Wearable technologies could soon play a key role in the beautiful game, delivering live player stats for Premier League clubs, an industry expert has suggested.
Colm McMullan, creator of the popular football stats app FourFourTwo Stats Zone believes
The radical change would most likely be for the benefit of the clubs as opposed to the supporters, as McMullan says future use of the wearable tech would be primarily to help prevent injury.
“One of the biggest things in football is the amount of time players spend injured,” he said speaking with TrustedReviews. “A more initial role that it could play is improving players general conditioning and physical monitoring so they can prevent injuries than having to deal with them.”
McMullan added, “You spend millions of pounds on them [players] and at times they spend weeks or months sitting on the sidelines not involved.
“I know that’s a big area for clubs and that’s what they are targeting with their use of analytics initially.”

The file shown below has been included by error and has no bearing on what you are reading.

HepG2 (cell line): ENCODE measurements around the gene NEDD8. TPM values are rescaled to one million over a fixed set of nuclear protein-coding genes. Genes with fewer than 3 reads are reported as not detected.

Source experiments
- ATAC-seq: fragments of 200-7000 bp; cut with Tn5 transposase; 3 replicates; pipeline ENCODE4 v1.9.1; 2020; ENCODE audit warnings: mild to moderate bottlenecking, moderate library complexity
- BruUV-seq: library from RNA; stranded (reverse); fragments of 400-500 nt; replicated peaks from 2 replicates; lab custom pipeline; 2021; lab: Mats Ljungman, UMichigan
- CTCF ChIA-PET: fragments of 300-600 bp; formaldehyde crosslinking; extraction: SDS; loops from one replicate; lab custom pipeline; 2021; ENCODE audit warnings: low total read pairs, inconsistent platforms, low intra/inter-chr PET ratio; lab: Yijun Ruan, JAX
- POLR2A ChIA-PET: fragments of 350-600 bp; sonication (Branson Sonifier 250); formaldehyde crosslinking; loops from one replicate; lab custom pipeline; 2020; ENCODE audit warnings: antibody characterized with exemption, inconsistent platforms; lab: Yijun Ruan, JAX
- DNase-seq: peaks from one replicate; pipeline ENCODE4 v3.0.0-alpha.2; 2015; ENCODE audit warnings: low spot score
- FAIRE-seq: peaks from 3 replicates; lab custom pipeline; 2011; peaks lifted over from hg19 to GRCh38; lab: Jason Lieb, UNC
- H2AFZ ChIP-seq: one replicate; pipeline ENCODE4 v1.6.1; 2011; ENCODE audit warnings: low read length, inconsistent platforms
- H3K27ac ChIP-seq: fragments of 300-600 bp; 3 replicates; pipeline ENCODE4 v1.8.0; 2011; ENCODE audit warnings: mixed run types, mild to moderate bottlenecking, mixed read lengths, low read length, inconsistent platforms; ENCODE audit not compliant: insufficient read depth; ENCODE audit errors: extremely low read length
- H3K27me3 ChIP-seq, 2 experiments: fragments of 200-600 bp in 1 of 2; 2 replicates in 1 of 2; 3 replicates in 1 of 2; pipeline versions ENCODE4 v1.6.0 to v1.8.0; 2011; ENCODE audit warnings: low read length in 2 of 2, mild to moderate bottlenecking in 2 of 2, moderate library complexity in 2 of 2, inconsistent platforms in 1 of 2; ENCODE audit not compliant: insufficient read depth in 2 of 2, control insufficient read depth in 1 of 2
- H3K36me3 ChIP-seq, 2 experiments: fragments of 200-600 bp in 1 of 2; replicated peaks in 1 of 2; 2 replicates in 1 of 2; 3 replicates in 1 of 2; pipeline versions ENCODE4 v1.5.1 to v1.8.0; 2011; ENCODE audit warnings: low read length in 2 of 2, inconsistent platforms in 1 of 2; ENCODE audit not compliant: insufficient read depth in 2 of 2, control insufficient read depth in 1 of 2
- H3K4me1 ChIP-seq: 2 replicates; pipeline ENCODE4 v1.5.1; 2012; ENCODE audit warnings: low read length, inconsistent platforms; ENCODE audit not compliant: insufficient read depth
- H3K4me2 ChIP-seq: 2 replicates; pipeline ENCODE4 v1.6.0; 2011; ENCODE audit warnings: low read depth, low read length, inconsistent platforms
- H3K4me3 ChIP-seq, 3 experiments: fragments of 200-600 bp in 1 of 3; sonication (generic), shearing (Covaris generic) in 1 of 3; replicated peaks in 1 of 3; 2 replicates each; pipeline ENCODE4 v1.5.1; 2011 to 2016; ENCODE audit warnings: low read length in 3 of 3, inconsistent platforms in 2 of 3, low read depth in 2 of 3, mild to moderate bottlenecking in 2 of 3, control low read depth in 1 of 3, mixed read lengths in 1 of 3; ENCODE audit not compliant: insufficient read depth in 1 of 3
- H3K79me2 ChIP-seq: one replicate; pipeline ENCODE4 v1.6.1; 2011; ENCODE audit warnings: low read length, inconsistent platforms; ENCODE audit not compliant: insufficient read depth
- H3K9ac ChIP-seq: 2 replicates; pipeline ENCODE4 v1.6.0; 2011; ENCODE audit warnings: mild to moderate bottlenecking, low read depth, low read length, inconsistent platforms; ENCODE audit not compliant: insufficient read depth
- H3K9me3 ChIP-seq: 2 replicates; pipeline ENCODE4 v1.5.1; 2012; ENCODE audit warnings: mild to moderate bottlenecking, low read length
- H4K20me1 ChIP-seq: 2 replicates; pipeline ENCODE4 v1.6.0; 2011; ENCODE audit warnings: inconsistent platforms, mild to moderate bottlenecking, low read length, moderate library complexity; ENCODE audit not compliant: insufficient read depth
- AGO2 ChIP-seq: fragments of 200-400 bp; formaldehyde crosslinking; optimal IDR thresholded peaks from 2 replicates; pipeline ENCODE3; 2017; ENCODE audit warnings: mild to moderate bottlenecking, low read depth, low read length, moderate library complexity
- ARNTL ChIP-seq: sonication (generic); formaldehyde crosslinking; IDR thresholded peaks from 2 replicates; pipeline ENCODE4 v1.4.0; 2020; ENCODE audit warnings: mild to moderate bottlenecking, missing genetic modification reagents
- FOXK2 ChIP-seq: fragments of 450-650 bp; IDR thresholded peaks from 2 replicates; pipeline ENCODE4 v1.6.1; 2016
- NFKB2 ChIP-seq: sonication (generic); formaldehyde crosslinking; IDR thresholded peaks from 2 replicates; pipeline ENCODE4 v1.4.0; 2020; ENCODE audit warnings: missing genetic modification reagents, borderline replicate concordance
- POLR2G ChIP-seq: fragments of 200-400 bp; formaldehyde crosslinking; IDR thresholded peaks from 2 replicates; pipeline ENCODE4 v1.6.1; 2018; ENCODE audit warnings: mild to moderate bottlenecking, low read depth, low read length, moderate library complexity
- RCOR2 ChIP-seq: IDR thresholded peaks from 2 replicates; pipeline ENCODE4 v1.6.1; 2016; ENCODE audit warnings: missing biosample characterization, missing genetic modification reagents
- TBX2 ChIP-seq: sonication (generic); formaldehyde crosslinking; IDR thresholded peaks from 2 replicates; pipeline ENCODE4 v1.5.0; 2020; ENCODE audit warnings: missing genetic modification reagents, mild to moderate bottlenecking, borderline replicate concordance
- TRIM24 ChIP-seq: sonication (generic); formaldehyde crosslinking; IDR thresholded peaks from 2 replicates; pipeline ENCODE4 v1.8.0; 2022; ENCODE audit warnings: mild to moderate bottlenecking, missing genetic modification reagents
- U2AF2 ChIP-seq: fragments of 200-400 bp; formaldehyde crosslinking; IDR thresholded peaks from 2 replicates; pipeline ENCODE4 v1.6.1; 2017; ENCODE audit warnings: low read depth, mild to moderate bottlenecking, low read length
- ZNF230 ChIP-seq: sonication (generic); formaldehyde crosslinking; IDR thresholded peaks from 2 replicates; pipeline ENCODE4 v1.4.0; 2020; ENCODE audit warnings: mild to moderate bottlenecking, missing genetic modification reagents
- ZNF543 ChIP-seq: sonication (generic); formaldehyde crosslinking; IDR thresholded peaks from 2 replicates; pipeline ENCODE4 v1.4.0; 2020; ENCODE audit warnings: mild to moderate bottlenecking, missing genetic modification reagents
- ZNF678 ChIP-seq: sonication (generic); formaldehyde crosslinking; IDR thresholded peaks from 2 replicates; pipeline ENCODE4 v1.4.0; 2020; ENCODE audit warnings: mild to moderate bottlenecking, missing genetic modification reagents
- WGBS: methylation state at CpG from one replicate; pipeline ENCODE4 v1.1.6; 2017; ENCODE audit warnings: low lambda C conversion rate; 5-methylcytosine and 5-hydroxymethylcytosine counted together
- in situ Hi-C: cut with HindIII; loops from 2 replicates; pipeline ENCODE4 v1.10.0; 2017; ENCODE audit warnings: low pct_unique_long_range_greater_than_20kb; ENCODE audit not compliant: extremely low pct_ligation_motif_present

Football often criticised for being slow to adopt emerging technologies, and wearables is no exception.
The NFL recently announced that it was going to introduce wearable technology in-game to deliver real-time performance data to supporters in the stands.
McMullan believes there’s one stumbling block for the same to happen for our version of football, and that’s FIFA. Currently the world football governing body does not permit the use of wearables during games.
Clubs are clearly thinking about wearables outside of a game scenario and US soccer side Seattle Sounders announced this week that it is partnering with analytics company Tableau to track players health and movements on and off the training pitch.
Other sports such as rugby already make use of player tracking wearables to monitor individual player excursion during a game.
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